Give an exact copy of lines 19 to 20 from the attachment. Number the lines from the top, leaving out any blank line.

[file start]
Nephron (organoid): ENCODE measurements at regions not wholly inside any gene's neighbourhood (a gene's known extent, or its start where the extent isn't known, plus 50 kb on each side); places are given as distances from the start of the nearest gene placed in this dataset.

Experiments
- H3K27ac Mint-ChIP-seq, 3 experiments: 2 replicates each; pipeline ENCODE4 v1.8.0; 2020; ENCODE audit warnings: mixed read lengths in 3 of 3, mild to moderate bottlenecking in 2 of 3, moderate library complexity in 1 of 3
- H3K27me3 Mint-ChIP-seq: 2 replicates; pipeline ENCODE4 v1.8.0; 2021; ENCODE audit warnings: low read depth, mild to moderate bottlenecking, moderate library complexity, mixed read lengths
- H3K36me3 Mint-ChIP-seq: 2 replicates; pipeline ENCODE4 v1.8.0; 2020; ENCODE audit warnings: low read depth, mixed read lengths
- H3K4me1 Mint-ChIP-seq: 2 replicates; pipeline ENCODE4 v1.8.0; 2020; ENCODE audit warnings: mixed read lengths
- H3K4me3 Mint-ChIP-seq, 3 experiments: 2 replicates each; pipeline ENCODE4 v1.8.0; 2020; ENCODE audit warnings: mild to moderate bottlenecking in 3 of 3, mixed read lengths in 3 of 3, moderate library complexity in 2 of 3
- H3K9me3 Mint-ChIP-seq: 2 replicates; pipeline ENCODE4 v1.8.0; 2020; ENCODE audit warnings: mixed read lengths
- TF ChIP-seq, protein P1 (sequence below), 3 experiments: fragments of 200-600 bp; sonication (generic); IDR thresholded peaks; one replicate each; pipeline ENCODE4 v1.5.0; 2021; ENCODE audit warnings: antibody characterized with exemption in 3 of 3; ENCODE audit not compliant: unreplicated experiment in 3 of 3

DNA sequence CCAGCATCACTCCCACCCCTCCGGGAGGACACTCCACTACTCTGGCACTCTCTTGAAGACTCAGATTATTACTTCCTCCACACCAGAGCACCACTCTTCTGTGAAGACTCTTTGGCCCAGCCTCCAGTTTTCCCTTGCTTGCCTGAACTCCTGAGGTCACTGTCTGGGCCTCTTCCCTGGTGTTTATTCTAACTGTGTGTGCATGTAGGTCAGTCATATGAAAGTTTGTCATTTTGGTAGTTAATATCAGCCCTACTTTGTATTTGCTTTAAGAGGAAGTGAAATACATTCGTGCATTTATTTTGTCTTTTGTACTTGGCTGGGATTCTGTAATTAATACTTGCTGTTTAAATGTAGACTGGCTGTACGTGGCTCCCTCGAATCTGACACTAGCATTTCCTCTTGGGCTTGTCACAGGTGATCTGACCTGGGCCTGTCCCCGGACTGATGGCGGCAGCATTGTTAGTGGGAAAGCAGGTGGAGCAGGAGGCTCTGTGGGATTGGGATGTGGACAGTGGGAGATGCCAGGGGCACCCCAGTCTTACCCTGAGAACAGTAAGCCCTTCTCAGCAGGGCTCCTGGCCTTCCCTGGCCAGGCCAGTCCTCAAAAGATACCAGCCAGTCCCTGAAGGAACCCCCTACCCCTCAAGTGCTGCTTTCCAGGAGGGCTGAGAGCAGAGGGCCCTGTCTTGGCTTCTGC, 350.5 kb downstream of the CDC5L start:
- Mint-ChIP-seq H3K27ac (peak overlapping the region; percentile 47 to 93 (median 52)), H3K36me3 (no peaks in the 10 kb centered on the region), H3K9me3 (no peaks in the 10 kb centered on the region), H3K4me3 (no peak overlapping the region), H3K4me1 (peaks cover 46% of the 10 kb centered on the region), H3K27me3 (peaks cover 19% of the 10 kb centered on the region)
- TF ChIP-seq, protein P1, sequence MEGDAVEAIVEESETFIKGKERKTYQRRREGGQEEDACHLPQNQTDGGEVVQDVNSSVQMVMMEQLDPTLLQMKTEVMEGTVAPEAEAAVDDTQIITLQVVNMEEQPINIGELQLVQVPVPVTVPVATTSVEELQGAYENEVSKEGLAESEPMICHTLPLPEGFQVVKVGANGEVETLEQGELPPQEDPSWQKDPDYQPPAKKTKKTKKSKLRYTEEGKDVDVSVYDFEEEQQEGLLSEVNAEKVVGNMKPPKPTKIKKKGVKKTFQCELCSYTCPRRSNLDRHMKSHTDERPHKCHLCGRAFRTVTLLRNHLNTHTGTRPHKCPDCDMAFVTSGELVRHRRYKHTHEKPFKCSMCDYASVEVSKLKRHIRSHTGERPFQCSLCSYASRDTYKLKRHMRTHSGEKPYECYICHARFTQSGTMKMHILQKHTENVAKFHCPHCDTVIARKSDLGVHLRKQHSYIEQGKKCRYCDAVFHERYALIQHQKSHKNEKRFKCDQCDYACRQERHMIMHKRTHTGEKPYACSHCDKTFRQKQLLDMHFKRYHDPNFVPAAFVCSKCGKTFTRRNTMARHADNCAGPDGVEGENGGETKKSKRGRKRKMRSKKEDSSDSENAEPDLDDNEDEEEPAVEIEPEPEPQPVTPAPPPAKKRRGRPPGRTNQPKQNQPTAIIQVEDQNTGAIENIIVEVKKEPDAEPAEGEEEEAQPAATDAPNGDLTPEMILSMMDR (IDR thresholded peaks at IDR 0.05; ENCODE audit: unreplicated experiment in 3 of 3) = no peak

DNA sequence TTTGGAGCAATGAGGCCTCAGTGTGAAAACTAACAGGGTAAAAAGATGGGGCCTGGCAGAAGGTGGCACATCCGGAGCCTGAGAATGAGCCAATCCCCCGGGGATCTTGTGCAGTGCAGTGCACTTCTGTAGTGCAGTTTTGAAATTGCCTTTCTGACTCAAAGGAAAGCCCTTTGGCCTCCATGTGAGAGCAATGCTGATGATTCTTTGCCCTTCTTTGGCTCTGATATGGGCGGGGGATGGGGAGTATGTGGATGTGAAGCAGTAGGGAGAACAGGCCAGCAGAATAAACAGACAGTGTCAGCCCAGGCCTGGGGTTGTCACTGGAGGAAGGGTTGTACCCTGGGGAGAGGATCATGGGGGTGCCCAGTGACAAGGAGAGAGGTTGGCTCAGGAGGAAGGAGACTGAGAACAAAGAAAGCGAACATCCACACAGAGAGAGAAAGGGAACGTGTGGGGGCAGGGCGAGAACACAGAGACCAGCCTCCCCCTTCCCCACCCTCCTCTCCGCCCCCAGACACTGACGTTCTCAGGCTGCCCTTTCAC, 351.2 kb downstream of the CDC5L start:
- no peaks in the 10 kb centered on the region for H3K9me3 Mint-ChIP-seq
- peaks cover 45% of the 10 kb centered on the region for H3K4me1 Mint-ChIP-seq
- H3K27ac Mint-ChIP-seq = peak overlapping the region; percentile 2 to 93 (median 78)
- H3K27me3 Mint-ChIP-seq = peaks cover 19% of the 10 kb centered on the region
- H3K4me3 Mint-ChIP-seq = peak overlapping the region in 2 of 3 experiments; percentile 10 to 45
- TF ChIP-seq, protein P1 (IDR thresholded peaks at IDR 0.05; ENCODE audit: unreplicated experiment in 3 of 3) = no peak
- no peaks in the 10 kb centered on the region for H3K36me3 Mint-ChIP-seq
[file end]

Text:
- TF ChIP-seq, protein P1 (IDR thresholded peaks at IDR 0.05; ENCODE audit: unreplicated experiment in 3 of 3) = no peak
- no peaks in the 10 kb centered on the region for H3K36me3 Mint-ChIP-seq